Greenwood officials and a developer say a tax break for the proposed Greenwood Iceplex is necessary, but some residents are questioning if the city is acting outside the boundaries of state law.
Minor-league hockey team Indy Fuel owners Jim and Sean Hallett have proposed the Greenwood Iceplex with up to four ice rinks to be built on 6 acres at Freedom Park. They have requested a five-year, $450,000 property tax break, and the city has also offered to lease the land for $1 a month for 60 years.
In order for a tax abatement to apply to the property, the land must be deemed undesirable or impossible for normal development, according to state law.
City officials say that definition fits the property. Nearby residents opposed to the ice rink complex being built at that location disagree.
The city justifies classifying the property as undesirable on one of the documents filed by the city: “The area has become undesirable for normal development and occupancy due to its location within an existing city park,” a tax break document said.
Greenwood resident Vince Matthews, who moved into the Brighton Estates neighborhood west of Freedom Park about a month ago, questioned how the land where the ice rink is proposed, a portion of which would overlap with tennis and basketball courts, could be considered undesirable.
City officials have declared the site to be shovel ready and primed for development. Past plans at one time included a YMCA being constructed there, with the nonprofit also running the city’s new multi-million dollar water park.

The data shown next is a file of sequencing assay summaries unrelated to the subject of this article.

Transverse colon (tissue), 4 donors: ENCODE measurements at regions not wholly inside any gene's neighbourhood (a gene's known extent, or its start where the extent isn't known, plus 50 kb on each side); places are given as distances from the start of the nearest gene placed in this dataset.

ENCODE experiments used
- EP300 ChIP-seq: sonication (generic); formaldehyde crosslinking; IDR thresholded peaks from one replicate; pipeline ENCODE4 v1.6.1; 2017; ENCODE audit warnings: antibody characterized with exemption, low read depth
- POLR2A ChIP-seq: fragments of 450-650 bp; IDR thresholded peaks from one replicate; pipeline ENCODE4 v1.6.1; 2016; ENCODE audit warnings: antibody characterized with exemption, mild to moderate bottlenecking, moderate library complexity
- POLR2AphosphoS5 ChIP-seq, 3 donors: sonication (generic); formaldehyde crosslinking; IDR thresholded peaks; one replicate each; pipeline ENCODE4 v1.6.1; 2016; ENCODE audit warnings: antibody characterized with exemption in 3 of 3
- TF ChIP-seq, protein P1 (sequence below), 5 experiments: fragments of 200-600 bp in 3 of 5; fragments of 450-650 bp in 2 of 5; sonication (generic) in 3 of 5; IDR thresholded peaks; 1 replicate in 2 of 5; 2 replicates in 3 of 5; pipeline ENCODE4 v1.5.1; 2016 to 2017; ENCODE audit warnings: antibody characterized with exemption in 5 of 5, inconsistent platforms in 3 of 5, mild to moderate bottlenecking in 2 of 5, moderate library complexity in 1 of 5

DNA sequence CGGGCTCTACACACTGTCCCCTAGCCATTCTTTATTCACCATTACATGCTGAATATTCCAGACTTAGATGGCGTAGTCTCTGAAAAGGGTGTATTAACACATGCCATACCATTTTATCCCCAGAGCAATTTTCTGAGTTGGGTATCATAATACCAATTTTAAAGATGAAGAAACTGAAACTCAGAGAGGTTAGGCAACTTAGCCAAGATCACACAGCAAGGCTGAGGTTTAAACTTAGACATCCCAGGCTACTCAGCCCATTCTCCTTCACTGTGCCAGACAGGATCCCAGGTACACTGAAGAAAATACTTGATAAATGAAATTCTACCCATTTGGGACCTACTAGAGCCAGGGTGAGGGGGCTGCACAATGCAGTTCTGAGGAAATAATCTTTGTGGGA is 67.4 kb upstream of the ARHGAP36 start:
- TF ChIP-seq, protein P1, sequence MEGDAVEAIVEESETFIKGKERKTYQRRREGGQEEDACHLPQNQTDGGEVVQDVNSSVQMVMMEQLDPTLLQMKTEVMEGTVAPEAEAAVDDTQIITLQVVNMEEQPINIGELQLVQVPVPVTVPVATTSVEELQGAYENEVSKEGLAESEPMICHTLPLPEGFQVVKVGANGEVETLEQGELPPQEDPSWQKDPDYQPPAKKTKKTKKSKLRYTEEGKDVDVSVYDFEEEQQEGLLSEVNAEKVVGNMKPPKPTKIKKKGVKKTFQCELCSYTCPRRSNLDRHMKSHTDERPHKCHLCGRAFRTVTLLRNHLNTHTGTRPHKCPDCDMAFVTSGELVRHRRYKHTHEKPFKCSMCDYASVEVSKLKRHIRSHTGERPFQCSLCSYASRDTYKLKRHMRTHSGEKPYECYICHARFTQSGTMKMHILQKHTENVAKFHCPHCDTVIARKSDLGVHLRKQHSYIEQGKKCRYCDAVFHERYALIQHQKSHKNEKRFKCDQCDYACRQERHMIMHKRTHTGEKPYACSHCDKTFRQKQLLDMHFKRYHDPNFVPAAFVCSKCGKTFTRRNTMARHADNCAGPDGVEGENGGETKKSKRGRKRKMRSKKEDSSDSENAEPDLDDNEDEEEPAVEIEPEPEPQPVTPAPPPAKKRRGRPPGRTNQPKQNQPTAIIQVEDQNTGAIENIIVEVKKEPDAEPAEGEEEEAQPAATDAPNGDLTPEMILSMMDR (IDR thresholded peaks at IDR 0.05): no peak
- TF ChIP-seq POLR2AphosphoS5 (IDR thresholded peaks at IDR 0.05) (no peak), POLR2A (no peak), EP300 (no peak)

Infrastructure, including utilities such as sewer lines, is already in place at the site, Greenwood Capital Projects Manager Kevin Steinmetz said.
Having some type of recreational facility was always in the plans for this location, Greenwood Mayor Mark Myers said.
Shortly after the Greenwood Iceplex was proposed, Sean Hallett said land at Freedom Park made perfect sense for the ice arena he was wanting to build on the southside.
“When we took a look at Freedom Park, the infrastructure, success of the water park, we thought it would be a great central location to do a project like this,” he said.
Hallett said the tax break is necessary because of the size of the project and the fact that it is being privately financed themselves through equity and debt. During the five-year tax break, the Halletts will pay about $300,000 in property taxes while saving $450,000. The tax break application states that the facility will create five full-time and 40 part time jobs with total salaries of $600,000.
Because the property is park land and zoned only for recreational use, it is a situation that makes it difficult for normal commercial development, Greenwood city attorney Krista Taggart said.
Myers said the tax break is in line with Indiana law, saying the deal is necessary for development to happen on the property.
Courts tend to give cities leeway in making decisions such as awarding tax breaks, so long as the government’s decision isn’t arbitrary or capricious, Franklin attorney and Indiana State Rep. John Young said.
Young said he couldn’t speak to the specific project in Greenwood, as he would need to learn more about it to give a legal opinion, but said that cities tend to have a great discretion on what counts as being impossible to develop normally.
“These issues are fact specific, and bodies that have authority to make these decisions are given a lot of discretion,” Young said.
If a tax break were to be approved and residents wanted to contest it, that would be a civil issue for the courts to decide, he said.